vocal about your love of Hip-Hop. What’s one of the biggest sacrifices you’ve

made for your career?


Stat: I risked my freedom

just to make a living. Them n****s know man. I risked my freedom out here

trying to make a way. This s**t ain’t

cookies and cream. It’s what I do. It’s what I am. Whatever it is I need to do

to get this music out I’m going to do it. People be

saying, “Stat need to stop talking about the situation.” N***a, do

you understand what I went though those five years at that label? When I got

signed I was a young lad. These n****s came along and took me from other

situations. I could’ve been somewhere else. It’d been different if they were

the only motherf**kers that

came to play. But I took it thinking it was going to be a life changing

experience. But after how s**t turned out how can a motherf**ker not expect me to be mad?


N****s ask me do I think Em and them are

going to be mad about the s**t I’m saying. I’m like what they got to be mad for

they’re rich. They family’s straight and their careers

are good. They can’t be mad. When I think about all the music I made over

there…can’t no n***a tell me the s**t I did was wack. Then they want to say Stat can’t make a hit but let’s

be real dog, a lot of these so called hits you hear on the radio is paid for.

S**t don’t magically appear on radio and TV.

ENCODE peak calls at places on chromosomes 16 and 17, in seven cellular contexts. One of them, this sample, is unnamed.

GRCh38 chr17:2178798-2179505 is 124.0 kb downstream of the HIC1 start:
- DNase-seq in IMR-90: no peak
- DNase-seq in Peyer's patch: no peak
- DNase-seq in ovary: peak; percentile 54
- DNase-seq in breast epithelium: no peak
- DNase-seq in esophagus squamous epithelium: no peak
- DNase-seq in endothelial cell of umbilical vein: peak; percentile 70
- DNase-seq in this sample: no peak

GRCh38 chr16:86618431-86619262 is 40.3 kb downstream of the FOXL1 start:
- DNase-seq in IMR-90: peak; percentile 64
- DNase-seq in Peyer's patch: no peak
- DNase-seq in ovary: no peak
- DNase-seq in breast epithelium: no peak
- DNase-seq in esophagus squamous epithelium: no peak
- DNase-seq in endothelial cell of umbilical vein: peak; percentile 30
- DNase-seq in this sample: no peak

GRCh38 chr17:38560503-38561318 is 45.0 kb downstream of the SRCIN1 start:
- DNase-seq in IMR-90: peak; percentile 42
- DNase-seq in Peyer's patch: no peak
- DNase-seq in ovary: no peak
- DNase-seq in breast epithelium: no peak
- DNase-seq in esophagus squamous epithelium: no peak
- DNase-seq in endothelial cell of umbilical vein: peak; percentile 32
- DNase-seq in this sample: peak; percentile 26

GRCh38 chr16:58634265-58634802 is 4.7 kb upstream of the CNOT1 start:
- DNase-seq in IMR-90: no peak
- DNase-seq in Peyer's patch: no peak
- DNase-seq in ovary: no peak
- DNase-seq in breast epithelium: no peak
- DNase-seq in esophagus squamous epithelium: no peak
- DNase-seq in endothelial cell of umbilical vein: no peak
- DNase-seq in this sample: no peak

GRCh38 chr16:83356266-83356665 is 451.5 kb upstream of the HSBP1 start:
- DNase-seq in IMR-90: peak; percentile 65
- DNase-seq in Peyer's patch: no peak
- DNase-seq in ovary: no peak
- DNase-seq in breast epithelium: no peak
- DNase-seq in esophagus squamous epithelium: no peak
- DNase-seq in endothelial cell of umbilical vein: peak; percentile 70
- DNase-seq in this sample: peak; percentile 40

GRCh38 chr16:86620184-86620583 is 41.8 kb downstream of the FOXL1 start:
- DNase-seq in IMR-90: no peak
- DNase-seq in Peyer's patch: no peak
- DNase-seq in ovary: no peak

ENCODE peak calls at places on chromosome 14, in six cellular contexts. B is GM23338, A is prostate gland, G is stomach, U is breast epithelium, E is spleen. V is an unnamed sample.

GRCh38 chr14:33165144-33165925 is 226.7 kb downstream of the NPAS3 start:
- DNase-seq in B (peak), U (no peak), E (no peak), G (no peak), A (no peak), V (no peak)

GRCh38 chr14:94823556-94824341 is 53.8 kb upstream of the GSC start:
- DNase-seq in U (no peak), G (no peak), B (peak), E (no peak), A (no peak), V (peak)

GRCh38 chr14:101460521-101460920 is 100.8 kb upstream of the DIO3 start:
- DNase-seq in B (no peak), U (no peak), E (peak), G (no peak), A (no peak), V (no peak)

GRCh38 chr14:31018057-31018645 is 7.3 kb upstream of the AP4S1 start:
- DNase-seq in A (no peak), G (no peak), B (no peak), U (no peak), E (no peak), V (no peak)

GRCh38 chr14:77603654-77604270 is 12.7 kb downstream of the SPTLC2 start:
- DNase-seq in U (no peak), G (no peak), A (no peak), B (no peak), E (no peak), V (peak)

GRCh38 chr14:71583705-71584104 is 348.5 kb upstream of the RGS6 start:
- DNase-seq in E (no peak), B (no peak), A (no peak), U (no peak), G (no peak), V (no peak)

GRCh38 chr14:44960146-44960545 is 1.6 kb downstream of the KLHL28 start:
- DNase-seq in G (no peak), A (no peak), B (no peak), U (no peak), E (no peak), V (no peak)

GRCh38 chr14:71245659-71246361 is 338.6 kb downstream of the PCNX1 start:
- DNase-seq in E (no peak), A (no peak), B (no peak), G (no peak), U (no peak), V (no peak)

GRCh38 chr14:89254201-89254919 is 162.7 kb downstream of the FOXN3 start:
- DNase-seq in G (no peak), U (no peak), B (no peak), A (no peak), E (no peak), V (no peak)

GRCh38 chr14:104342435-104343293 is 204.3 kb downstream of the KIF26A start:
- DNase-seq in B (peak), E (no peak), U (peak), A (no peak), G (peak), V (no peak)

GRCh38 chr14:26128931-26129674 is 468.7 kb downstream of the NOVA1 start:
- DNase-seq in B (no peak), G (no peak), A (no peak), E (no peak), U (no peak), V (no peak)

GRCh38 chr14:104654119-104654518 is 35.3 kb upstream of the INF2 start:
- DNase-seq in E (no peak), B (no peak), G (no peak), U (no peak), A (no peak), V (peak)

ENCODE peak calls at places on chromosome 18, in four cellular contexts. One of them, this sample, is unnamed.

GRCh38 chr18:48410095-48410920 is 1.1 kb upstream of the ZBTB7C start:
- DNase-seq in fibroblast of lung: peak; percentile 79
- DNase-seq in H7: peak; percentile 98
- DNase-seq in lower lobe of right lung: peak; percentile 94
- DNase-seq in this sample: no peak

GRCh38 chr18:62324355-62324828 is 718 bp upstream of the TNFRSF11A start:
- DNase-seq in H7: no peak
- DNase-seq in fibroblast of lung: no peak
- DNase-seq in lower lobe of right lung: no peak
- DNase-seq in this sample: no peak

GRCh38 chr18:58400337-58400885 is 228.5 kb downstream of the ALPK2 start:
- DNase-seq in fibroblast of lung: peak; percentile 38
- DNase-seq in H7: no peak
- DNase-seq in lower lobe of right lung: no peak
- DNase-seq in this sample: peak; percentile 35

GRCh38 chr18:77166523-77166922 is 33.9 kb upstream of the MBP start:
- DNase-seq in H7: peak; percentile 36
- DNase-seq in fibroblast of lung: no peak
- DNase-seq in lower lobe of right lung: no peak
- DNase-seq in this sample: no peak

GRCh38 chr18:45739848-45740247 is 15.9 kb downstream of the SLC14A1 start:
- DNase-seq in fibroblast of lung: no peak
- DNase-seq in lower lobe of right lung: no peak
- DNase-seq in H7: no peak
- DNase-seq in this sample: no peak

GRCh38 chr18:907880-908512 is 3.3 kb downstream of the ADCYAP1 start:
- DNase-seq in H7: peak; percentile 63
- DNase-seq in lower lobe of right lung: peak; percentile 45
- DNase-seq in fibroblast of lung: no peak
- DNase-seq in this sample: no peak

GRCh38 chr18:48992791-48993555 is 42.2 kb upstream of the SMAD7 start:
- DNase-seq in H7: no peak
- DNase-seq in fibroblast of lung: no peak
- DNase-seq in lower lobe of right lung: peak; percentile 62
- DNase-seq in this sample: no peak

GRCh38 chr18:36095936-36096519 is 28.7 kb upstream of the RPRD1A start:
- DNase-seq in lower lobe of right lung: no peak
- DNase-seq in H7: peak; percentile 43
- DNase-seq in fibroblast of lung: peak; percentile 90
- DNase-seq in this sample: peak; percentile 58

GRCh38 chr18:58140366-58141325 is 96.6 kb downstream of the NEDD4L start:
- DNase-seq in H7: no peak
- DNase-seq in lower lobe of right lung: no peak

Stat Quo “We Get Higher” Video You’ve stated in

other interviews that you are going to release all your Shady/Aftermath music.

Legally speaking, how can you do that? 


Stat: Hell yeah I’m

putting this music out. This music I made with them is part of my f**king

legacy, part of my f**king story. You think I’m not going to let n****s hear

this s**t, you crazy. The only way I won’t put it out is if I get a check. If I

get a check y’all won’t hear s**t. I ain’t

making no money off this s**t. I’m putting it out for Hip-Hop and my legacy.

When they talk about who was the raw dogs in this rap s**t they got to mention

my name. KRS-One got to feel so proud of himself. Even

Em and Dre got to be proud

of themselves knowing that their place in the game can

never be questioned. So you’re not

concerned about Interscope taking legal action?


Stat: I ain’t selling it so what am I

doing wrong? All the Jerry’s and Jill’s can download

it. Then when he get it he’s going to share it with

his friends. They can’t stop that. I press up some CD’s and hand them out here

in Atlanta, they can’t stop that. They can stop me from selling it in a store

trying to make a profit. This is a not for profit situation. This ain’t about no money. I want to be

in that number. One of the greatest rappers of all time.

That’s what I work for, that’s what I strive for. Whatever you’re passionate

about you should strive to be the best in it. I’m not going to let no legals stop me from releasing something that can put me at

that point. If the label blocked

you from releasing anything except one song, what is the song you would

want people to hear?  


Stat: That’s tough. I got

a song called “Going Somewhere.” I really like it. It’s not a Dre or Eminem beat but I still like it. In one part I said,

“I sleep with my clothes on cause even when I’m dreaming I’m going

somewhere.” It’s about me and my refusing to settle,

refusing to quit. I’m ready to fight to the end for this s**t. I got partners

that’s locked up that call me and tell me don’t quit. I do it for them. I speak

for everybody that ever had a dream and had somebody try to hinder that dream.

I represent the have nots, the forgotten, the kicked

on, the spit ons, the down and outs and the

underdogs. Those are the people I represent. No matter what it is, we’re going

to make it.